There has been a constant wave of news recently that has led some to opine that America is seeing a “war on religion” – that the current administration and liberal politicians and educators are seeking to limit the influence and power of religion in American culture. More to the point, the assumption made is not that “religion” is the problem, but conservative, evangelical religion.
Is there any evidence to support this charge? Well, several recent events have been marshaled in support of this theory.
1) The New York Schools exclude churches
In June of 2011, a federal appeals court ruled that NY schools could exclude churches from using their buildings for worship services. Of course, in NY, with the cost of building space, this has been a common practice. The appeals court ruled that the ban did not exclude religion expression but a type of activity – worship services. The US Supreme Court refused to hear the case, essentially upholding the ban. I am no lawyer, but this appears to be a departure from court cases that have consistently upheld equal access to public buildings by churches and religious organizations.
2) The Vanderbilt Exclusion
Recently, the Vanderbilt University administration removed protection of religious groups from their student handbook. In America, there has always been an assumed right for religious groups to exclude those who do not practice their faith from the organization. Vanderbilt has adopted an oppressive politically correct ethic here.
Any Christian group that holds to its convictions will run afoul of these guidelines. In a moment worthy of George Orwell, Vanderbilt calls their policy a “non-discrimination” policy. But there are four Christian groups that are the only ones who have been held to account under this policy.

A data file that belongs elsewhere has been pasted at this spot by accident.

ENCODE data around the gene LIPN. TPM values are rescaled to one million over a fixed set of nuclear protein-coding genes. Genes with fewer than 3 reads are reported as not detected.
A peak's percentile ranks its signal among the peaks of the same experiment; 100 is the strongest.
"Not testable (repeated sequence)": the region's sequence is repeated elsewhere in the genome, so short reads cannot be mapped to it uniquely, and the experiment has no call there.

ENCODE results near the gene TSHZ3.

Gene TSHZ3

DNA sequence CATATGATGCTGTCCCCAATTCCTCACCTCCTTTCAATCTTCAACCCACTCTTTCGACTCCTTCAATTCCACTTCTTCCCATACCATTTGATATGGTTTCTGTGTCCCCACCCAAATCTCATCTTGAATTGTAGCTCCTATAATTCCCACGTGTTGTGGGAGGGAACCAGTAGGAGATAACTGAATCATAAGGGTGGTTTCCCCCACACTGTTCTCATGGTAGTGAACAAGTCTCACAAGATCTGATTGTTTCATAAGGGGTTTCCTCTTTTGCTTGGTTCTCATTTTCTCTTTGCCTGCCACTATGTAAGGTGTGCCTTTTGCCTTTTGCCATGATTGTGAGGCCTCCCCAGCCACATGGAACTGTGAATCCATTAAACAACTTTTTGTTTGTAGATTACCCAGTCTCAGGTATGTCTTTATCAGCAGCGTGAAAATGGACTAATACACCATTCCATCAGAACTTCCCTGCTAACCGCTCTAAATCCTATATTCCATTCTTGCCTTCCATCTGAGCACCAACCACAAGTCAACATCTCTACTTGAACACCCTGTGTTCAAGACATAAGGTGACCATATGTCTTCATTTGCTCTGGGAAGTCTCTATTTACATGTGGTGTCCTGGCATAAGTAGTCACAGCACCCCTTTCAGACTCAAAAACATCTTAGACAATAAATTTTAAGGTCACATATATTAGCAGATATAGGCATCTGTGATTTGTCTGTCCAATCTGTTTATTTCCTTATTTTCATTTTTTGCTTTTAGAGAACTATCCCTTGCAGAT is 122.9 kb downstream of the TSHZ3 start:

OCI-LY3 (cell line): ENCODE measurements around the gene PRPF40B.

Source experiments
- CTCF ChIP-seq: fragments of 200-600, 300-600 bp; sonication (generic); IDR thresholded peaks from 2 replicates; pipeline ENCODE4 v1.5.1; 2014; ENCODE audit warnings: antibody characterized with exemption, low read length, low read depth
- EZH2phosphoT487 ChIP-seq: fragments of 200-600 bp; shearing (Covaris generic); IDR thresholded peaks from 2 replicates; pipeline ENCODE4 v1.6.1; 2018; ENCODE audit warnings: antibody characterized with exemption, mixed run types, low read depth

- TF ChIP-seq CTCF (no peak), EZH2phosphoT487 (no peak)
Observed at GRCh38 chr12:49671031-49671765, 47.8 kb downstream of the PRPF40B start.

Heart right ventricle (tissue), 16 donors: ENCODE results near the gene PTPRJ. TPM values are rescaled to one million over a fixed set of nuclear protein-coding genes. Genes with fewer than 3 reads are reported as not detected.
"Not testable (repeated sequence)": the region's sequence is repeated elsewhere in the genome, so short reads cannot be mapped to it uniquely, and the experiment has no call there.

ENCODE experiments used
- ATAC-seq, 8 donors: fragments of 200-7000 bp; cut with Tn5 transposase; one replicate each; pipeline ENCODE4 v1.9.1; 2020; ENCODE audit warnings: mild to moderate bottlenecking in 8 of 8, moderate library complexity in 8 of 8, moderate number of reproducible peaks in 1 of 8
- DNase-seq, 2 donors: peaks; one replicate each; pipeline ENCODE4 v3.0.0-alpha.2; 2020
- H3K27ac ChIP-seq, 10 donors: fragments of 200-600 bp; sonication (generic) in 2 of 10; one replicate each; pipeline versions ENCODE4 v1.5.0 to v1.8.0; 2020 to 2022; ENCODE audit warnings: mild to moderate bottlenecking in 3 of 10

It would seem that Vanderbilt is denying freedom of religion to groups that are convictional in nature.
SBC Today has run a series of articles on the Vanderbilt situation this week and is reporting tonight that the Vanderbilt Baptist Campus Ministry is now being pressured to accept non-Christians into its leadership.
Does that seem bizarre to anyone else? A Christian group is being told to let non-Christians be leaders in the Christian group.
3) Obama’s Contraception Policy.
This one has been in the press a lot, hasn’t it? The president (who sometimes seems to forget that he was not elected king, but president) ordered that religious organizations (for now, churches are exempt) provide coverage for birth control, sterilization and even the morning-after abortion pill. The furor that arose led to an Obama compromise which did little to alleviate the problem.
Essentially, by imperial order, Obama has denied the religious liberty of those who have convictions contrary to his pro-abortion views.
4) Catholic Adoptive Services